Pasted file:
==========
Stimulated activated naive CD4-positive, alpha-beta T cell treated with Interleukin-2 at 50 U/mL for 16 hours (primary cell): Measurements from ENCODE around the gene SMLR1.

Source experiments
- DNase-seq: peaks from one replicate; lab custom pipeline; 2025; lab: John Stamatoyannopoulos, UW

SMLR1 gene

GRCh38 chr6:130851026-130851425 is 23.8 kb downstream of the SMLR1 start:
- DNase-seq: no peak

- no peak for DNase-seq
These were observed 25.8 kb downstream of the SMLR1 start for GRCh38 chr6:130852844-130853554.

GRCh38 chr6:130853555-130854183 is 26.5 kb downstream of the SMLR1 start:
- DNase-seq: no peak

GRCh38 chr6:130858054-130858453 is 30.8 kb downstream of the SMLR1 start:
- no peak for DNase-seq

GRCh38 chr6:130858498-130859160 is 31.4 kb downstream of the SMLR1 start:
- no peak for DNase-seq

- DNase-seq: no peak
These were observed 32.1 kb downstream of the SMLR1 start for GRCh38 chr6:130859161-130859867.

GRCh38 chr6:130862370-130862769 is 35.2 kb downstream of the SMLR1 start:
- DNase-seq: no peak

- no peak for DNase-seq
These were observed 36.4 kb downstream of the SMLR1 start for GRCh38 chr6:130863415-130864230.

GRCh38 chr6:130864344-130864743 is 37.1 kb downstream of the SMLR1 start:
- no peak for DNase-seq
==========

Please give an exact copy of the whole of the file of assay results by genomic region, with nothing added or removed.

Stimulated activated naive CD4-positive, alpha-beta T cell treated with Interleukin-2 at 50 U/mL for 16 hours (primary cell): Measurements from ENCODE around the gene SMLR1.

Source experiments
- DNase-seq: peaks from one replicate; lab custom pipeline; 2025; lab: John Stamatoyannopoulos, UW

SMLR1 gene

GRCh38 chr6:130851026-130851425 is 23.8 kb downstream of the SMLR1 start:
- DNase-seq: no peak

- no peak for DNase-seq
These were observed 25.8 kb downstream of the SMLR1 start for GRCh38 chr6:130852844-130853554.

GRCh38 chr6:130853555-130854183 is 26.5 kb downstream of the SMLR1 start:
- DNase-seq: no peak

GRCh38 chr6:130858054-130858453 is 30.8 kb downstream of the SMLR1 start:
- no peak for DNase-seq

GRCh38 chr6:130858498-130859160 is 31.4 kb downstream of the SMLR1 start:
- no peak for DNase-seq

- DNase-seq: no peak
These were observed 32.1 kb downstream of the SMLR1 start for GRCh38 chr6:130859161-130859867.

GRCh38 chr6:130862370-130862769 is 35.2 kb downstream of the SMLR1 start:
- DNase-seq: no peak

- no peak for DNase-seq
These were observed 36.4 kb downstream of the SMLR1 start for GRCh38 chr6:130863415-130864230.

GRCh38 chr6:130864344-130864743 is 37.1 kb downstream of the SMLR1 start:
- no peak for DNase-seq